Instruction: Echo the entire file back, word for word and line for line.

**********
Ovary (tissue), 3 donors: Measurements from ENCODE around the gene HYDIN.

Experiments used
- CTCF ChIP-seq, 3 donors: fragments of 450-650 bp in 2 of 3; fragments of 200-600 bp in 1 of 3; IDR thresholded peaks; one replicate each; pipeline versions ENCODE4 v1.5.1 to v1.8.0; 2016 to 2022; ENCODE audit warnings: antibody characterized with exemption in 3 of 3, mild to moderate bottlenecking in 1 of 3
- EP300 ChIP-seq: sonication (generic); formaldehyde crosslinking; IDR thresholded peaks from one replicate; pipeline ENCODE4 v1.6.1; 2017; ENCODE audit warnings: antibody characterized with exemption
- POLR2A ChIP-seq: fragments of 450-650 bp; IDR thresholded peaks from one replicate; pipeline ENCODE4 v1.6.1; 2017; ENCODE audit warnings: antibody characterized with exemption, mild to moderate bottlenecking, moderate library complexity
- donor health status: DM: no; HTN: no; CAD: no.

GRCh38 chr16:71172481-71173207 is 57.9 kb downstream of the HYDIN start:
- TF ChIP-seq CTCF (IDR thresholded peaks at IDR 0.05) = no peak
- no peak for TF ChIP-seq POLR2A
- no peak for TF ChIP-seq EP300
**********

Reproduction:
Ovary (tissue), 3 donors: Measurements from ENCODE around the gene HYDIN.

Experiments used
- CTCF ChIP-seq, 3 donors: fragments of 450-650 bp in 2 of 3; fragments of 200-600 bp in 1 of 3; IDR thresholded peaks; one replicate each; pipeline versions ENCODE4 v1.5.1 to v1.8.0; 2016 to 2022; ENCODE audit warnings: antibody characterized with exemption in 3 of 3, mild to moderate bottlenecking in 1 of 3
- EP300 ChIP-seq: sonication (generic); formaldehyde crosslinking; IDR thresholded peaks from one replicate; pipeline ENCODE4 v1.6.1; 2017; ENCODE audit warnings: antibody characterized with exemption
- POLR2A ChIP-seq: fragments of 450-650 bp; IDR thresholded peaks from one replicate; pipeline ENCODE4 v1.6.1; 2017; ENCODE audit warnings: antibody characterized with exemption, mild to moderate bottlenecking, moderate library complexity
- donor health status: DM: no; HTN: no; CAD: no.

GRCh38 chr16:71172481-71173207 is 57.9 kb downstream of the HYDIN start:
- TF ChIP-seq CTCF (IDR thresholded peaks at IDR 0.05) = no peak
- no peak for TF ChIP-seq POLR2A
- no peak for TF ChIP-seq EP300